In the latest edition of the Global Logistics Outlook 2021, international real estate advisor Cushman & Wakefield analyzes the key drivers of international growth and transaction dynamics in the sector and presents expectations for the sector for the remainder of the year. Jos Hesselink, Research Lead at Cushman & Wakefield Netherlands: “2020 was a year of unprecedented disruption as a result of the COVID-19 pandemic. Consumer behavior has shifted into top gear, vulnerabilities in the global supply chain have been exposed and the adoption of technology has accelerated.”
The logistics sector in Europe is struggling with an enormous supply shortage as a result of the large shortage of development locations and strict regulations regarding nitrogen emissions. Unlike in the years before the financial crisis of 2008, when roughly 90% of all new construction consisted of speculative developments, in recent years the market has been dominated by built-to-suit developments, which has led to major shortages in practically all European logistics core markets. led. “We are now seeing an increase in speculative developments, which means that there is much more transaction dynamics as a result of the pent-up demand that has become available,” continues Hesselink.
The vacancy rate in most European logistics hotspots is very low: in the Netherlands and the United Kingdom around 4% and in cities such as Rotterdam, Lyon, Prague and Budapest even lower than 2%. Despite the increase in speculative developments since the second half of last year, the vacancy rate is not yet increasing. Vacancies that arose in the past year as a result of bankruptcies among users of logistics real estate have been immediately taken up again, mainly by e-commerce parties and 3PL's logistics service providers. After a pause due to strict lockdowns in the first half of 2020, a record take-up of 32 million m2 was achieved in the second half of the year, which is no less than 14% higher than the total take-up in 2019.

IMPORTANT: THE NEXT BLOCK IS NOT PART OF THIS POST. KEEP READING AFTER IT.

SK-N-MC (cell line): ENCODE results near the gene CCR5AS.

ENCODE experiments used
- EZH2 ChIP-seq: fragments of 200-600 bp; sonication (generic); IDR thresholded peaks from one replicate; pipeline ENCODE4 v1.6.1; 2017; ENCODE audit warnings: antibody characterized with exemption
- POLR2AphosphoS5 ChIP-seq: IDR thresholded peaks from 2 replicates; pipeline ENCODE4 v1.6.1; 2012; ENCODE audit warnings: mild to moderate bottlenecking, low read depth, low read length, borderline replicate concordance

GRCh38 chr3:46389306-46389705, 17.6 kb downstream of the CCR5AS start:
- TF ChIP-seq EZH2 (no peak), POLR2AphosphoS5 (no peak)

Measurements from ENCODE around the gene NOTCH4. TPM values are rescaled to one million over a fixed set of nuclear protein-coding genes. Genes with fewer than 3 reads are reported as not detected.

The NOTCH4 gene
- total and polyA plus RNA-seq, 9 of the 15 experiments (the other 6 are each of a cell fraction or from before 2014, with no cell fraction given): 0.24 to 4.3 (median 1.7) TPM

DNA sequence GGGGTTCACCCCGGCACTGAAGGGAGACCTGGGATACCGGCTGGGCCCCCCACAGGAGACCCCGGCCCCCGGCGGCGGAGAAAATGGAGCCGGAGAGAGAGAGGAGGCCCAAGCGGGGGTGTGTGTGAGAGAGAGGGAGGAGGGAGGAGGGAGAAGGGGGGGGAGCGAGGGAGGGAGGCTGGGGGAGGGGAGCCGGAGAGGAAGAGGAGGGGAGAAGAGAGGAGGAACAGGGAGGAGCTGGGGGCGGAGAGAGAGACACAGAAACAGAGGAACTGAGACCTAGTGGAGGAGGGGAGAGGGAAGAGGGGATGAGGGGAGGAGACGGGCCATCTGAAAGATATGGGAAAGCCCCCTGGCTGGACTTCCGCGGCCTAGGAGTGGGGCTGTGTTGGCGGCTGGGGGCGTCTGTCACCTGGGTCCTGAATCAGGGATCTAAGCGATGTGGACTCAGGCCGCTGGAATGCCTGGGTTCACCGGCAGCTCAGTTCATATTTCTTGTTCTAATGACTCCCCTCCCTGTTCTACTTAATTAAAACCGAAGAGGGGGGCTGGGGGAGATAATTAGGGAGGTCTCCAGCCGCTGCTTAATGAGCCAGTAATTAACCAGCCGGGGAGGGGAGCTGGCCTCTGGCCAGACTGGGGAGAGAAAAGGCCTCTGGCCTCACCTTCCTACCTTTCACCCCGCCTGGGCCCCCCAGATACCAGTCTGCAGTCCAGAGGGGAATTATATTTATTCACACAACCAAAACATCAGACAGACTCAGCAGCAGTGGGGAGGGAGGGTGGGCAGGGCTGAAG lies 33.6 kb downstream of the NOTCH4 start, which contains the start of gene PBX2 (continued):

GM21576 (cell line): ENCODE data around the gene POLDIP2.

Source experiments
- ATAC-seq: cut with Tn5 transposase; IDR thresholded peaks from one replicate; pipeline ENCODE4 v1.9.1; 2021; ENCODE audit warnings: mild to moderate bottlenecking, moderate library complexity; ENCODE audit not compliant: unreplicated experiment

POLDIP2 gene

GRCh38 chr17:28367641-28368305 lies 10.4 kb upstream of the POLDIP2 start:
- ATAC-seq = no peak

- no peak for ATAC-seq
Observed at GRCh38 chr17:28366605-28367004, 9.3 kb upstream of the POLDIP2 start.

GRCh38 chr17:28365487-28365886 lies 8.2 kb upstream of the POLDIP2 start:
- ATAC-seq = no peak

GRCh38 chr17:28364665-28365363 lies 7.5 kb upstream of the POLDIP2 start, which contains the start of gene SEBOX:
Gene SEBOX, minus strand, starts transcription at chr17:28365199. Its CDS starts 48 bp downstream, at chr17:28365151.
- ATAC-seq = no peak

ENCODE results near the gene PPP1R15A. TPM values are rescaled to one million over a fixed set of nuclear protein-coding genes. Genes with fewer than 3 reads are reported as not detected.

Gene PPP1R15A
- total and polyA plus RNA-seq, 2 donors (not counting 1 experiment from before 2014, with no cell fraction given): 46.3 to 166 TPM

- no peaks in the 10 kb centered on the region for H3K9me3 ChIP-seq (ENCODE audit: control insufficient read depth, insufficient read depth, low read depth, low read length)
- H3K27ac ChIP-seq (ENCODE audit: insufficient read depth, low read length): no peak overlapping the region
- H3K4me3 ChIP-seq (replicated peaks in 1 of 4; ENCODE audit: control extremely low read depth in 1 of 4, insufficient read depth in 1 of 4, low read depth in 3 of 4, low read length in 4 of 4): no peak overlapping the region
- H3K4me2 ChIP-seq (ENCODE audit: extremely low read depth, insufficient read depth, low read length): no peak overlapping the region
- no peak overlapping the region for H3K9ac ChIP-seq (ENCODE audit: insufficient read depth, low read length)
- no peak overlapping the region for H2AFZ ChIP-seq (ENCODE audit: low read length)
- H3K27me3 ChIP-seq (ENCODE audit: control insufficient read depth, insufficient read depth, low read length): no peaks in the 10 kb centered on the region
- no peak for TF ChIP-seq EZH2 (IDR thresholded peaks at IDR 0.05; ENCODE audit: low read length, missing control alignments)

Annual rental growth was strongest in the United Kingdom with an average rental growth of 4.3%. London, the most mature e-commerce market in Europe, achieved average annual rental growth of no less than 12.5%.
In the Netherlands, large-scale XXL warehouses and locations for more intricate distribution models, for direct delivery to consumers, are responsible for 80% of the demand for logistics real estate. The transaction dynamics of large XXL logistics certainly failed to materialize in the first half of 2020 as a result of the pandemic. This market segment is largely determined by large foreign retailers who manage their European retail activities from the Netherlands. More than in other years, growth in 2020 was in food, electronics and pharmaceutical logistics in the segment between 20,000 m2 and 40,000 m2.
Rental price bandwidth in Dutch Logistics hotspot areas
Source: Cushman & Wakefield
Menno van Boxtel, responsible for the logistics sector within Cushman & Wakefield Netherlands, says: “The persistently high user demand means that every logistics space finds a user. This has led to an explosion of developments for both investors and end users. As a result, there is a risk of bubble formation in the market that can be prevented by focusing sufficiently on the right combination of location, building and demand.”
Important factors that will determine the further growth of the logistics sector in the coming years, according to Cushman & Wakefield, include:
- demography and urbanization: half of the total world population lives in cities and urban areas
- shortages on the labor market and sustainability: the COVID-19 pandemic has put the use of technology instead of labor more firmly on the map to maintain the production capacity of manufacturers and further regulations are putting sustainability even more firmly on the agenda of both investors and users
- explosive rise in e-commerce: newcomers to retail are more likely to opt for investing in a well-functioning distribution network rather than in a traditional retail platform.